That Was The Week That Was

This week I wrote about Confederate statues at The Anxious Bench and… well, I wrote thousands of words about Charles Lindbergh. (Yep, manuscript deadline starting to loom.) Elsewhere…

• I used this week’s 5th anniversary of the shootings in Charleston, SC to frame my Confederate commemoration post. The historic AME church where those nine people were murdered has become a site of pilgrimage.

• What does it look like to practice “convicted civility” after the death of George Floyd? Amar Peterman had some suggestions for fellow evangelicals.

• If you haven’t yet seen Phil Vischer’s attempt to explain racialization in less than 20 minutes, check it out:

• I’m happy to see Juneteenth become a national phenomenon (perhaps a “truer Independence Day” than July 4th), but I also appreciate historian Annette Gordon-Reed reflecting on what that holiday meant for African American communities and families like hers when she was growing up.

• What effect did the initial protests in Minneapolis have on the spread of COVID-19? Less than I would have expected, according to early analysis of extensive testing data collected from protesters.

• Is our experience of the pandemic actually verifying the old saw that “absence makes the heart grow fonder“?

Read more from David in his new history of American evangelicals and world Christianity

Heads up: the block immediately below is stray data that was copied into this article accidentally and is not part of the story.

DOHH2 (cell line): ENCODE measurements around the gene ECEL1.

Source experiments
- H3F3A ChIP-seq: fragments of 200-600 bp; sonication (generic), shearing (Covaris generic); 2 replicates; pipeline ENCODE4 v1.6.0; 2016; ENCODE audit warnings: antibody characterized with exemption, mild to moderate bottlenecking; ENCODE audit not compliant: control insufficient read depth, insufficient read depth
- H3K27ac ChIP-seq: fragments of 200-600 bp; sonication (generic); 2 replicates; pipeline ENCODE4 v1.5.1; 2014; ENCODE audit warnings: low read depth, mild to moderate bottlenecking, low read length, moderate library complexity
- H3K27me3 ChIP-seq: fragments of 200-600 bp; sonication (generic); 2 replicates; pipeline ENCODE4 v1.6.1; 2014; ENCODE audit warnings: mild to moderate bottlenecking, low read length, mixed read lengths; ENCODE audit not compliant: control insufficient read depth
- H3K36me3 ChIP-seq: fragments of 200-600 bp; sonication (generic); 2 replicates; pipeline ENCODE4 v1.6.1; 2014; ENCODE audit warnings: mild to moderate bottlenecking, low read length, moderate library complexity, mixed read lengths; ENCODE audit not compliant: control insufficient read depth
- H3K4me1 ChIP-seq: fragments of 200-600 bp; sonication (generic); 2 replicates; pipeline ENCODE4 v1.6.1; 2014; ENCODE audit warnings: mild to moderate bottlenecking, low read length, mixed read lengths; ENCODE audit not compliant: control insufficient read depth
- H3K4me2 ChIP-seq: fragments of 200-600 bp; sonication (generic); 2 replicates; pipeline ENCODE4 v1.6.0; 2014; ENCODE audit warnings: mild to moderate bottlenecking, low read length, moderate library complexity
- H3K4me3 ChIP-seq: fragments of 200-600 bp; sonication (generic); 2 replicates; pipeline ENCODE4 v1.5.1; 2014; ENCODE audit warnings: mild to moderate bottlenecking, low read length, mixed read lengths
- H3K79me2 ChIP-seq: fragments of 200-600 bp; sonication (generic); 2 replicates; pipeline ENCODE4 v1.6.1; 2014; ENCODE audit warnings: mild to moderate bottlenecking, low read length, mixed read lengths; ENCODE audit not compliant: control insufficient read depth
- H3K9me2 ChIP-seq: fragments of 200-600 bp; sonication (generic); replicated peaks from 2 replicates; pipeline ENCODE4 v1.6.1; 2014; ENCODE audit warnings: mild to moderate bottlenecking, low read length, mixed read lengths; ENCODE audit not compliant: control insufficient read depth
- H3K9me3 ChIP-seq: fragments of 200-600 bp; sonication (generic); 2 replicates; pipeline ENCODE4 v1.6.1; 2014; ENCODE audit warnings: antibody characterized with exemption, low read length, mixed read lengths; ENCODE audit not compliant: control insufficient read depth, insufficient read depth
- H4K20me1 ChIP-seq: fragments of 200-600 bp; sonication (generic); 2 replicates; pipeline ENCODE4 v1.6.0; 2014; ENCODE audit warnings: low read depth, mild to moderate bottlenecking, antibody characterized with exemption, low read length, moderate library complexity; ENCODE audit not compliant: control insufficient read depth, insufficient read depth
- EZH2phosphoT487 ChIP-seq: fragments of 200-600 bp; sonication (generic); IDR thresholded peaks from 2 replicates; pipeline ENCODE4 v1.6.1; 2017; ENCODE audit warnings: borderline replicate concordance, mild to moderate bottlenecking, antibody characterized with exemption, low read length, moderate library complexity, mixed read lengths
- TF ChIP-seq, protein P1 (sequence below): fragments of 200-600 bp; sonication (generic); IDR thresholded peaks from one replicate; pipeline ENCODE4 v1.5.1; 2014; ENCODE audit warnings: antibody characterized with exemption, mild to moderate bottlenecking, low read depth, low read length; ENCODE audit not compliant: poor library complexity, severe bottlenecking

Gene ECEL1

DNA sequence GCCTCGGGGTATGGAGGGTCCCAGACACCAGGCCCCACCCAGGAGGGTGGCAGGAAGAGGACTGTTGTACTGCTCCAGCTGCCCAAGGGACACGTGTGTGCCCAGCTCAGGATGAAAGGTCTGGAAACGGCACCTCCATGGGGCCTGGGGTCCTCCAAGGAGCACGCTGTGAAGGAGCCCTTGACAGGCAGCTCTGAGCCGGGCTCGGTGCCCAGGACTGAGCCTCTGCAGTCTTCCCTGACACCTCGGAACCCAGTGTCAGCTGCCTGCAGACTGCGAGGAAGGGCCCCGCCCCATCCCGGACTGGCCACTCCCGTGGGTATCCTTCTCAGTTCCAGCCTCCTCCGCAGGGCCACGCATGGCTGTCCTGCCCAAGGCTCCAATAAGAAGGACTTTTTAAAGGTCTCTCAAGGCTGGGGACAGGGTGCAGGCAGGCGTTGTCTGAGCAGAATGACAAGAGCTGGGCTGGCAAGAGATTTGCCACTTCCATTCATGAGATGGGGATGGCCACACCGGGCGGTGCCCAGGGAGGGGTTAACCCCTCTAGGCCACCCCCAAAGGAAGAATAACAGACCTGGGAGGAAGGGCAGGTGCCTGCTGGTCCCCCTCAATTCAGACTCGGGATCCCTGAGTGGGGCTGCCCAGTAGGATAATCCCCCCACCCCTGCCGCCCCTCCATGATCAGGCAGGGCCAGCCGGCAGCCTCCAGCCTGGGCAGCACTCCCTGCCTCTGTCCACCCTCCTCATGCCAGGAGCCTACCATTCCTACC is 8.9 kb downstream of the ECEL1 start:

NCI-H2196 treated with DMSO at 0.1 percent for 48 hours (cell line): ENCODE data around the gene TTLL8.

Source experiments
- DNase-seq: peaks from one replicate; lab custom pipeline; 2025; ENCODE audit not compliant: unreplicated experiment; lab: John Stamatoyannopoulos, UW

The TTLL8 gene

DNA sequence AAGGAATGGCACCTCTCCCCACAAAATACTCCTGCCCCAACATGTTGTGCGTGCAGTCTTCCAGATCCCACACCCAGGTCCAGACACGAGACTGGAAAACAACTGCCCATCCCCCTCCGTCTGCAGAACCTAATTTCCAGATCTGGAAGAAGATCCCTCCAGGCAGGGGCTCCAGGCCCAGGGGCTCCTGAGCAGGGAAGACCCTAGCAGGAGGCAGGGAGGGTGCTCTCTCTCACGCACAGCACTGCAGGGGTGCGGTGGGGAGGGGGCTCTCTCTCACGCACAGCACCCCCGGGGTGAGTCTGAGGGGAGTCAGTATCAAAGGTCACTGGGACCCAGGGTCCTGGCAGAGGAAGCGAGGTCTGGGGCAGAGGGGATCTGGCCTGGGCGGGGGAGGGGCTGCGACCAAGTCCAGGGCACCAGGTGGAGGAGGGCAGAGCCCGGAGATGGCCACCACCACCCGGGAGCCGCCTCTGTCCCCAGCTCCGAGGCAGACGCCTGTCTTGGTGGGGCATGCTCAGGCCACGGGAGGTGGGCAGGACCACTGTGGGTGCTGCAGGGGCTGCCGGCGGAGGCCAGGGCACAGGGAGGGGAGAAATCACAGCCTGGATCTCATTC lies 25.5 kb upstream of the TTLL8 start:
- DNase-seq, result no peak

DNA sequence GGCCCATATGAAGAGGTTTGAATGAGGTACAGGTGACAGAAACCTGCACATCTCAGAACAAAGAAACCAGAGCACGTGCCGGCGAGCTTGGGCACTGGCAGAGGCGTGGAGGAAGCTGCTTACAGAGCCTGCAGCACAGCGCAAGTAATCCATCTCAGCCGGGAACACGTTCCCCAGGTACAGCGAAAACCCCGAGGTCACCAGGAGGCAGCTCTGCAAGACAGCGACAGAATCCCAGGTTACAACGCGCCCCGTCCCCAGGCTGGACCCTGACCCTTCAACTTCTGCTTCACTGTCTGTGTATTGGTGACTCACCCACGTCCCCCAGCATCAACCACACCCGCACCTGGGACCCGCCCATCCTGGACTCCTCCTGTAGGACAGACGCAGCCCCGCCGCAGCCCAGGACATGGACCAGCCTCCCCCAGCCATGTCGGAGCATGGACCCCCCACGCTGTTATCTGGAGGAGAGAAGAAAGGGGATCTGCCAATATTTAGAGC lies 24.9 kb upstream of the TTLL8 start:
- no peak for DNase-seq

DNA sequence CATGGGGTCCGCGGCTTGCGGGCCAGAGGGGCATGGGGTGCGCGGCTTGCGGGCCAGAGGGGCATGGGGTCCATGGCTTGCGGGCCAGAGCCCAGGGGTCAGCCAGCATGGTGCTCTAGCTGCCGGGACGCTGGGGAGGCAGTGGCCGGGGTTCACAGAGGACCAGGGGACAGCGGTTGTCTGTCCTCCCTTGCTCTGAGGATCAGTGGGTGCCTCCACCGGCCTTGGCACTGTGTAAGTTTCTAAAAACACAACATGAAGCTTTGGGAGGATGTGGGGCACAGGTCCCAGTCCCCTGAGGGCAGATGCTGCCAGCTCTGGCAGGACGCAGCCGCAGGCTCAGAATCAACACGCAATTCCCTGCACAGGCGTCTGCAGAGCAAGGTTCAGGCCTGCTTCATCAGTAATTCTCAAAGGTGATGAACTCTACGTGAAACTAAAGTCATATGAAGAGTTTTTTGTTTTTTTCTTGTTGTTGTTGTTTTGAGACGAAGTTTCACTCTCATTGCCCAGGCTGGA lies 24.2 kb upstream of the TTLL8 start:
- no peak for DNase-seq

• My Anxious Bench colleague David Swartz explained how missions caused a “supernatural turn” among American evangelicals.

• In the wake of this week’s landmark Supreme Court ruling on workplace discrimination against LGBTQ Americans, Daniel Bennett warned against making premature assumptions of what it implies for religious organizations like Christian colleges.

• Meanwhile, The Gospel Coalition actually ran a piece recommending “a culture war strategy conservative Christians should get behind: have more children and disciple them like crazy.”

• By the way, it seems like “the Venn diagram of reformed, complementarian, and misogynist has a pretty significant overlap….”

• “I can’t use any of this. It’s too much,” Jeff Sharlet tells himself at one point in reporting his article on the “cult of Trump” for Vanity Fair. But something can be unbelievable, outlandish, and yet still true.

• Then I don’t know how to fit this in… but if only because we’ve made so much of this meal while sheltering in place with two 10-year olds, I found fascinating the history of boxed mac ‘n’ cheese.